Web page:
I credit my entire software development experience and skill to the fact that I have constantly experimented, built, and launched small projects.
Sometimes I wanted to explore a single programming concept and/or element or sometimes I wanted to see how potential customers and users would respond.
Eventually, of course, these projects would become much, much larger in scope and scale but I would attack them in the same way and fashion: Execute quickly and see what the market would say.
Some (most) of the these projects died without much fanfare and without much use and occasionally they’d get a little bit of attention.
What’s fascinating is that it was, and still is, impossible to know what would work and what wouldn’t work and there was no obvious correlation or relationship between investment of time and customer resonance.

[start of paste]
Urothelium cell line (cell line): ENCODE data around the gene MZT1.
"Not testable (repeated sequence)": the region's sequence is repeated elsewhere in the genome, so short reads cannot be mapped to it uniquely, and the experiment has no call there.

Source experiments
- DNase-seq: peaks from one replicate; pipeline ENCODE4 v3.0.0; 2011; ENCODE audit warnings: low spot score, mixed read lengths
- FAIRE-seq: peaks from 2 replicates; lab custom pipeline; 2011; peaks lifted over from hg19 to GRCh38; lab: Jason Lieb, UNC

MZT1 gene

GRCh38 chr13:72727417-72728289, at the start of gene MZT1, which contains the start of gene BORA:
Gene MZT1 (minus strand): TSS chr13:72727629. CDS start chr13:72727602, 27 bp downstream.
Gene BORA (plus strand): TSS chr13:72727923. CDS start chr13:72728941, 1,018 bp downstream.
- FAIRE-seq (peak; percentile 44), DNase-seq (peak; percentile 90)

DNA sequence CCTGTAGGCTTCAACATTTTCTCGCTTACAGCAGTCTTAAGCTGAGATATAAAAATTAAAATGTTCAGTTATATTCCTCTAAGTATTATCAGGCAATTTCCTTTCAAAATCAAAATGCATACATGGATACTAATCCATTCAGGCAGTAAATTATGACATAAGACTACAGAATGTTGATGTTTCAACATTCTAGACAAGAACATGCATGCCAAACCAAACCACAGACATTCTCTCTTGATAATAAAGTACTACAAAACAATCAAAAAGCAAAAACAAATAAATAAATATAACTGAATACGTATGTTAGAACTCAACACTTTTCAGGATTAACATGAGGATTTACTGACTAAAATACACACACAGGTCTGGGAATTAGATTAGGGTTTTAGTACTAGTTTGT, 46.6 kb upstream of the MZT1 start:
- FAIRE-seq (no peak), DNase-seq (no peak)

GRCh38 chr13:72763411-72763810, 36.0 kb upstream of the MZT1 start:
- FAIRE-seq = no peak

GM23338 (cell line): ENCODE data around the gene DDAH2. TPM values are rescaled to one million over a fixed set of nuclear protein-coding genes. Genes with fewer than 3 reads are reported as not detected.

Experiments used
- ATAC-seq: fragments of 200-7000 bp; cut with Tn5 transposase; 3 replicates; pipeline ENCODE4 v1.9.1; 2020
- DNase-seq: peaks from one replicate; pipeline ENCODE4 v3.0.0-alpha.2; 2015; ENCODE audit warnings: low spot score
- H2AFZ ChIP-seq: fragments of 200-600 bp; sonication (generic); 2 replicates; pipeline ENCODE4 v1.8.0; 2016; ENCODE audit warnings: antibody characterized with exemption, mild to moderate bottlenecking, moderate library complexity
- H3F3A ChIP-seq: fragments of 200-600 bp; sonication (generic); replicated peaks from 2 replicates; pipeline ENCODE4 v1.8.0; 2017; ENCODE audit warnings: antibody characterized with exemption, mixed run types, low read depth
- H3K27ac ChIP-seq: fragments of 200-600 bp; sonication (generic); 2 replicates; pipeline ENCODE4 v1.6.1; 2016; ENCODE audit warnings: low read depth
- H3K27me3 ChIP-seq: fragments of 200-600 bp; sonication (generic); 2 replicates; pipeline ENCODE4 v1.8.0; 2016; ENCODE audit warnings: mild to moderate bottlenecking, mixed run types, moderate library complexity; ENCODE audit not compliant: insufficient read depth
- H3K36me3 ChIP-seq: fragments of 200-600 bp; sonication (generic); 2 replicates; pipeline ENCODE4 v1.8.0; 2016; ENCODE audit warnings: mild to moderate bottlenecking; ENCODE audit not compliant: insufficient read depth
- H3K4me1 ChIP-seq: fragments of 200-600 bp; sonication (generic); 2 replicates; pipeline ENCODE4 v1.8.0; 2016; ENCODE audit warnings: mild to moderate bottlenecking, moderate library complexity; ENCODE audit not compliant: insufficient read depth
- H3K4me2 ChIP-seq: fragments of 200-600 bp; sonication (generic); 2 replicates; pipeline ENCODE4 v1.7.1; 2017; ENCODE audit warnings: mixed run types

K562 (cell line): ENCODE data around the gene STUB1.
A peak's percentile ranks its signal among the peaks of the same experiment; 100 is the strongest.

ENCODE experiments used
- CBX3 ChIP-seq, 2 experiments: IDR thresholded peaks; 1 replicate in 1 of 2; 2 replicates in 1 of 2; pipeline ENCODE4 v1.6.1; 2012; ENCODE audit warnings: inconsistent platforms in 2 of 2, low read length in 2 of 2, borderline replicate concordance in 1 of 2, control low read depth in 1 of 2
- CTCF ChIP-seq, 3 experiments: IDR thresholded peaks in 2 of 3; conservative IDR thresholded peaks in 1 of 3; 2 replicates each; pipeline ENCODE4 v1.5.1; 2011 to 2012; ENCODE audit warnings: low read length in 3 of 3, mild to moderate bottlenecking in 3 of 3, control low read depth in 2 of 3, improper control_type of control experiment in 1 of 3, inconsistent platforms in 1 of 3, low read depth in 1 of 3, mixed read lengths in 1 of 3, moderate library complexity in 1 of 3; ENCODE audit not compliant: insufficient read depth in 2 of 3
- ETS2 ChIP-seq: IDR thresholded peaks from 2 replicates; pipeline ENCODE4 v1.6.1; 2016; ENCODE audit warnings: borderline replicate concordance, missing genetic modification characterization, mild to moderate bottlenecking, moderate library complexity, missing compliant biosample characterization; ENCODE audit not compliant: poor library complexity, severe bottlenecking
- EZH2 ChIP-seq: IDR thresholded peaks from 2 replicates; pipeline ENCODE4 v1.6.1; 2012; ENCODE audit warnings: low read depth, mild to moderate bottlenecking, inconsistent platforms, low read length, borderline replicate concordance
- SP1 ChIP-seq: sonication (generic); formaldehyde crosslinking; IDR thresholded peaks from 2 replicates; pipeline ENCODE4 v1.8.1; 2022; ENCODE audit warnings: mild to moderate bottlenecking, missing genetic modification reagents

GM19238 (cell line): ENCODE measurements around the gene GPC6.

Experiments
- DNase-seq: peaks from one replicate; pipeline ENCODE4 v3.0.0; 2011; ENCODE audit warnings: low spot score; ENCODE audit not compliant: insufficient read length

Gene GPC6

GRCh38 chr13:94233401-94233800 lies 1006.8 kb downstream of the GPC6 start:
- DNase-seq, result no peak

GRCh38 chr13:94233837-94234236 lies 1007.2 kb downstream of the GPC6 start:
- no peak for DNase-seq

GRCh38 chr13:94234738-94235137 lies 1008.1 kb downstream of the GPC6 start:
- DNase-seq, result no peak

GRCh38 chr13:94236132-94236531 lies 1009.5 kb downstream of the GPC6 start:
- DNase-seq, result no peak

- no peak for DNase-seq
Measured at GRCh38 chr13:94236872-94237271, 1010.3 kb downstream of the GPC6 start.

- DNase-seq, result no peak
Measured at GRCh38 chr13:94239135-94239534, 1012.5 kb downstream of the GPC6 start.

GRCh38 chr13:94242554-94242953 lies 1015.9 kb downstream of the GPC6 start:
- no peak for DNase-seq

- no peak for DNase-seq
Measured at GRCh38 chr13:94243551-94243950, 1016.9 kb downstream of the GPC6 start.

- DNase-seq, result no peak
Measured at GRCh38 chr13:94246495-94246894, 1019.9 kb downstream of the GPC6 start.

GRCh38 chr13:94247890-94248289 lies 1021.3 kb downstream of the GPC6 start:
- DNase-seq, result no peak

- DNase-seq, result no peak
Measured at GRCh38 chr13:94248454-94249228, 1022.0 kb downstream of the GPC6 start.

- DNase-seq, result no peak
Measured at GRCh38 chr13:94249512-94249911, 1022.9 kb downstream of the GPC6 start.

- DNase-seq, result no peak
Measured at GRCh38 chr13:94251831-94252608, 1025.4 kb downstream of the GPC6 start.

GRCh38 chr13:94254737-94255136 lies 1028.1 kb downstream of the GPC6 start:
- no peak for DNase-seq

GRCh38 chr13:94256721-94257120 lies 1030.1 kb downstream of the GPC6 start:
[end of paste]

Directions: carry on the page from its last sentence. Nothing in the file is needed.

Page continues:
Sometimes, a throw-away piece of software would blow up and people would really care about it and it would get a ton of attention and sometimes I’d spend an entire year (and then some) on a project and no one would show up.
I found an older script that I had created in a few hours of time many years ago which was essentially my own version of lightbox (remember those?!).
I named it after my kiddo at the time and I put it together as an experiment for a larger project that I was working on. When I released it to the public it got a lot of attention and I was shocked.
I couldn’t believe that a handful of hours would garner so much attention… but I realized that it also created a lot of value for a ton of people as they were looking for a quicker and more lightweight lightbox solution.
I learned a few things from this simple yet successful software project: My job is to create and then leave the results to the internet.
Final note… my daughter is now 11. Yes, this was nearly 10 years ago.
Also published on Medium.